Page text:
Omega-3 may shorten hospital stay in heart surgery patients

By Tim Cutcliffe contact

- Last updated on GMT

Omega-3 may shorten hospital stay in heart surgery patients

Related tags: Omega-3 polyunsaturated fatty, Long chain omega-3, Inflammation

Supplementing open-heart surgery patients with omega-3 polyunsaturated fatty acids could reduce time spent in hospital and lower risk of complications.

The review of 19 RCTs shows a reduction in length of stay (LOS) of 1.4 days and a 22% lower incidence of post-operative atrial fibrillation (POAF).

“This updated systematic review and meta-analysis, demonstrates that administered to patients undergoing cardiac surgery may be able to significantly reduce hospital LOS and the incidence of POAF,”​ conclude the authors led by Pascal Langlois of Sherbrooke University, Quebec.

However, the authors acknowledge that the shorter recovery time may be due to the reduction in POAF.

Nevertheless, the wide range of doses, length of administration and type of surgery lead to significant heterogeneity, which should prompt the reader to be careful in results interpretation​,” said Langlois and his team writing in  Clinical Nutrition.

Langlois said the findings show promise for future use of perioperative long chain omega-3 therapy.

Aggregated results show no significant improvement in other clinical outcome measures such as intensive care unit LOS and mortality.

However, “We found a significant POAF reduction when ω-3 PUFA doses were administered to patients exposed to extra-corporeal circulation​,” noted the team.

Anti-inflammatory effect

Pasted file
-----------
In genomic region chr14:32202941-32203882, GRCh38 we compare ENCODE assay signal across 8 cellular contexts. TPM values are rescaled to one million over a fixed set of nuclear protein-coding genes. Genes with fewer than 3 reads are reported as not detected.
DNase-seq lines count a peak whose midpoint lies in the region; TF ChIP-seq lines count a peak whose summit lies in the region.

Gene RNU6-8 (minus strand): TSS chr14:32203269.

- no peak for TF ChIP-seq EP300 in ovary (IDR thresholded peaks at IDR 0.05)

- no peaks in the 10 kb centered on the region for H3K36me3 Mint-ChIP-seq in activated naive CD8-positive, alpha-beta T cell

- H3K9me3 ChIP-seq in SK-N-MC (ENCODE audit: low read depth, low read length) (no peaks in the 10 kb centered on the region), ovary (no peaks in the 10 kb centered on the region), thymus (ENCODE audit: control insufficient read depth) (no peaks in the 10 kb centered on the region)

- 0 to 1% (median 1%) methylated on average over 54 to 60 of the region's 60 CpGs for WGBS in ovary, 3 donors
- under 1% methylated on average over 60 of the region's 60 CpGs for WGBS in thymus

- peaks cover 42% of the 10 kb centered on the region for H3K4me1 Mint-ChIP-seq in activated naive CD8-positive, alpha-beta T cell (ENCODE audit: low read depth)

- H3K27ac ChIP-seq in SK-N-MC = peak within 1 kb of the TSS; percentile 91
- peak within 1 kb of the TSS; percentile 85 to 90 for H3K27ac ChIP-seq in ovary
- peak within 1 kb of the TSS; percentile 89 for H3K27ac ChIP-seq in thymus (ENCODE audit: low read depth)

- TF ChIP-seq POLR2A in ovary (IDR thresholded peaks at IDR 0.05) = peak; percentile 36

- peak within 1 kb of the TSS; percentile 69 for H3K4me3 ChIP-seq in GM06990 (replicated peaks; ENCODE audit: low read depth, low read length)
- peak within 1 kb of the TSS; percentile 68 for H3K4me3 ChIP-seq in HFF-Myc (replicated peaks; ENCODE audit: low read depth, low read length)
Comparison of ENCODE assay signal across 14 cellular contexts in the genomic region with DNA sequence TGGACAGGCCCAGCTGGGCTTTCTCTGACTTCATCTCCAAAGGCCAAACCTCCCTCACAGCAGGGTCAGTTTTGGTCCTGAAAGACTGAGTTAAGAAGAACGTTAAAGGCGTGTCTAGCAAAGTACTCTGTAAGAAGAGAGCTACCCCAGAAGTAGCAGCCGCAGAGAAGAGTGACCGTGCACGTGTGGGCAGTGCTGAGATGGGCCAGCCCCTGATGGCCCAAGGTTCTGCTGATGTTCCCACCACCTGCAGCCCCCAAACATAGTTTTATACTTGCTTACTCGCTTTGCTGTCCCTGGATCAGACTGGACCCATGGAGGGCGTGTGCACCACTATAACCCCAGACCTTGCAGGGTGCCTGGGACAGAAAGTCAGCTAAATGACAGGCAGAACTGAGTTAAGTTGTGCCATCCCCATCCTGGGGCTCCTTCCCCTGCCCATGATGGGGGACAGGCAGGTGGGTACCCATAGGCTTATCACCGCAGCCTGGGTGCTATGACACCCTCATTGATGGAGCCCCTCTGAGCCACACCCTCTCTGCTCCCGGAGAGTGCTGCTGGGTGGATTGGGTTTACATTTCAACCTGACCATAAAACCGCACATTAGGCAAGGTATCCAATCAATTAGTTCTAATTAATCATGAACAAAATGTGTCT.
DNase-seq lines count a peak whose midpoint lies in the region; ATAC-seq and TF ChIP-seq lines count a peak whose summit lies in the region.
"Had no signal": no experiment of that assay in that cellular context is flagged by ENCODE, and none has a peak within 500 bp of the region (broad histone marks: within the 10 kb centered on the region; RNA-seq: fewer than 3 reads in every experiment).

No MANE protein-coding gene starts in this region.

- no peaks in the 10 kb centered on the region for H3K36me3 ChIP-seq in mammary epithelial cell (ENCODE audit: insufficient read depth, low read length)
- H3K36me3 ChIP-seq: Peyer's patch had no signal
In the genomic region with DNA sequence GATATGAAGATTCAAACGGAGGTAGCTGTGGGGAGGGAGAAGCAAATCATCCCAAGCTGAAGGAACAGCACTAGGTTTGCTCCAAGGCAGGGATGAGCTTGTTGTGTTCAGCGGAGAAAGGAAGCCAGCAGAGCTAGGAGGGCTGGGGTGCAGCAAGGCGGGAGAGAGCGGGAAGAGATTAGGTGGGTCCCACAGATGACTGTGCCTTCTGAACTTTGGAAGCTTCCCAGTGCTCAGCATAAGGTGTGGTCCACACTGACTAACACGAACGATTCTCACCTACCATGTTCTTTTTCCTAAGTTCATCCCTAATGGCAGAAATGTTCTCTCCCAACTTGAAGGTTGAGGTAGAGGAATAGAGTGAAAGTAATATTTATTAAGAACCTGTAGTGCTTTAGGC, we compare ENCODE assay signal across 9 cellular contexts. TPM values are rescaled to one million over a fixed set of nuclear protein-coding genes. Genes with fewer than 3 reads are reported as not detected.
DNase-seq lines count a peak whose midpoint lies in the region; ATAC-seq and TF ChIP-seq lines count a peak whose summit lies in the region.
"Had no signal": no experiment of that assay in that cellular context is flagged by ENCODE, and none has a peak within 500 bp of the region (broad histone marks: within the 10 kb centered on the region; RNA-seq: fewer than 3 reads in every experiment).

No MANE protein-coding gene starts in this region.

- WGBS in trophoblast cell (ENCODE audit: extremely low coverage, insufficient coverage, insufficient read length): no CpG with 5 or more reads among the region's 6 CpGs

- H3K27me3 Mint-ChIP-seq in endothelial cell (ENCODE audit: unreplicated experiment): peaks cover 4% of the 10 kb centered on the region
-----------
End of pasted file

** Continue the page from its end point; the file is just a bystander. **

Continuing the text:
The updated review provides a new perspective on omega-3 benefits as most previous meta-analyses had focused purely on POAF rather than clinical outcomes, and had produced contradictory results.

 “Our overall hypothesis was that omega-3 PUFA administration could have a positive impact on systemic inflammation and immune response and consequently be associated with reduced POAF, shorter length of stay and potentially, other improved clinical outcomes​,” Langlois claimed.

The anti-inflammatory effect appears especially noticeable in extra-corporeal circulation patients.

“It seems logical that patients exposed to extra-corporeal circulation develop more intense systemic inflammatory response syndrome through contact of blood with non-endothelial surfaces and could benefit from anti-inflammatory/immunomodulatory treatment,” ​they suggest.

Oral/enteral and parenteral omega-3 administration show improvements in LOS and POAF. However, the former two methods produce greater POAF reduction.

Dosage of up to 2g/day seems to be best for reducing arrhythmia, with supplementation above this level showing no additional benefit.

The results may help justify “Large-scale and well-designed RCT, which should be aimed at confirming our observations,”​ the team added.

Source: Clinical Nutrition
Volume 36, Issue 3, Pages 737-746,
“Omega-3 polyunsaturated fatty acids in cardiac surgery patients: An updated systematic review and meta-analysis”
Authors: Pascal L Langlois, Gil Hardy, William Manzanares




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